Scientists from the Canadian Museum of Nature and the Natural History Museum of Los Angeles County have identified specimens of a 3.5-million-year-old bear from a fossil-rich locality in Canada’s High Arctic. Their research reveals not only that the animal is a close relative of the ancestor of modern bears, tracing its ancestry to extinct bears of similar age from East Asia but that it also had a sweet tooth, as defined by cavities in the teeth.
In a report issued this week in the journal Scientific Reports, the scientists recognize the bear as Protarctos abstrusus, tracing its ancestry to extinct bears of similar age from East Asia. It was earlier only known from a tooth found in Idaho.
The animal was somewhat smaller than a modern black bear average males of which weigh 160 kilograms, with unusually large ones tipping the scale at more than 272 with a flatter head and a mixture of primitive and advanced dental features. Scientists from the Los Angeles County’s Natural History Museum and Canadian Museum of Nature classified the remains of the animal.
They were able to study recovered bones from the teeth, jaws, and skull as skeleton parts from two individuals. The team could trace the ancestry of the fossil to extinct bears, which prevailed during the same time in East Asia.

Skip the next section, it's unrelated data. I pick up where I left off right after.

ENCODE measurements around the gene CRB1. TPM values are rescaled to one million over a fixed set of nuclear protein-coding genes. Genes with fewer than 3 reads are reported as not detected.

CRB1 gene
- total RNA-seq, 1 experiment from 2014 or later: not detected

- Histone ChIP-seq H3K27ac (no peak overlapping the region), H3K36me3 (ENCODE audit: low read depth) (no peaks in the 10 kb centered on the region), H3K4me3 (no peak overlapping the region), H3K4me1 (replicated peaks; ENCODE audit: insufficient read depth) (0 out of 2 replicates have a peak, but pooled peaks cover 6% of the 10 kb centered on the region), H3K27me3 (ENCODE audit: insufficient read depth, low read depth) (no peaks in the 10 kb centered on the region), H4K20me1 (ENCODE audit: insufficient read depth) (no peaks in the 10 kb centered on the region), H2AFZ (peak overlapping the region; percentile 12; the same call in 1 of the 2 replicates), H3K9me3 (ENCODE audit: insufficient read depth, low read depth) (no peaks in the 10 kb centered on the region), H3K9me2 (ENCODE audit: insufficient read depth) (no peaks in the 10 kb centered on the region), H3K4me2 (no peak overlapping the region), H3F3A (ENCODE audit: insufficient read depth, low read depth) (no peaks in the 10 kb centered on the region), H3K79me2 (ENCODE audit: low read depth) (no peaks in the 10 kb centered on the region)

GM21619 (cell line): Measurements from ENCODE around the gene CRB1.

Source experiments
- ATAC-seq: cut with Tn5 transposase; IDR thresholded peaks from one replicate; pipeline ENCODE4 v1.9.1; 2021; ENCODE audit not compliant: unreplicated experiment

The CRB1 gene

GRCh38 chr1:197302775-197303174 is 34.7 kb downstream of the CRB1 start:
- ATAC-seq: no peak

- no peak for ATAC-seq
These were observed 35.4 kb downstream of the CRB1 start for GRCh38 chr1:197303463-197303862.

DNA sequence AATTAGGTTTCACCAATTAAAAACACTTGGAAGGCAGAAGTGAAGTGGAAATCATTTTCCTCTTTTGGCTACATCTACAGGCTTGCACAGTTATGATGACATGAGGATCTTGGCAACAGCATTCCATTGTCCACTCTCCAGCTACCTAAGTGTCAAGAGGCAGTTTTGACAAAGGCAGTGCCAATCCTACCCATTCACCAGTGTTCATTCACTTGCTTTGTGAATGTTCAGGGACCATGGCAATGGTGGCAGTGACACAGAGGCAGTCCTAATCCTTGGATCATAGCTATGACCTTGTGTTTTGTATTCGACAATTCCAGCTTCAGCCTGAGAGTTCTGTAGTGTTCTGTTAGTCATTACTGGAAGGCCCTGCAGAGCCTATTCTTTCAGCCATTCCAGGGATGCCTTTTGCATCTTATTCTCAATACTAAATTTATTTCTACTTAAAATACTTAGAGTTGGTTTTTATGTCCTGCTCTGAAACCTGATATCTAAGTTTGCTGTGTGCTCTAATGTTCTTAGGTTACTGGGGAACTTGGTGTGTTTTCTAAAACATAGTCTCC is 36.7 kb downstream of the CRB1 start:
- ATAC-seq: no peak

“This is proof of the most northerly record for primitive bears and provides an idea of what the ancestor of modern bears may have looked like,” researcher Xiaoming Wang stated in the museum statement. “Just as exciting is the presence of dental, showing that oral infections have a long evolutionary history in the animals, which can tell us about their sugary diet, presumably from berries. This is the first and earliest documented occurrence of a high-calorie diet in basal bears, likely correlated to fat storage in preparation for the harsh Arctic winters.”
The find is important because all other fossils of ancient ursine bears as well as a few modern species of the animal like the sun bear and the sloth bear are linked to milder habitats in lower-latitude. The Protarctos abstrusus, therefore, shows that surviving the harshest environments of northern forests is not single to modern black bears and grizzlies, and may have been a character of the ursine line from its evolutionary origin.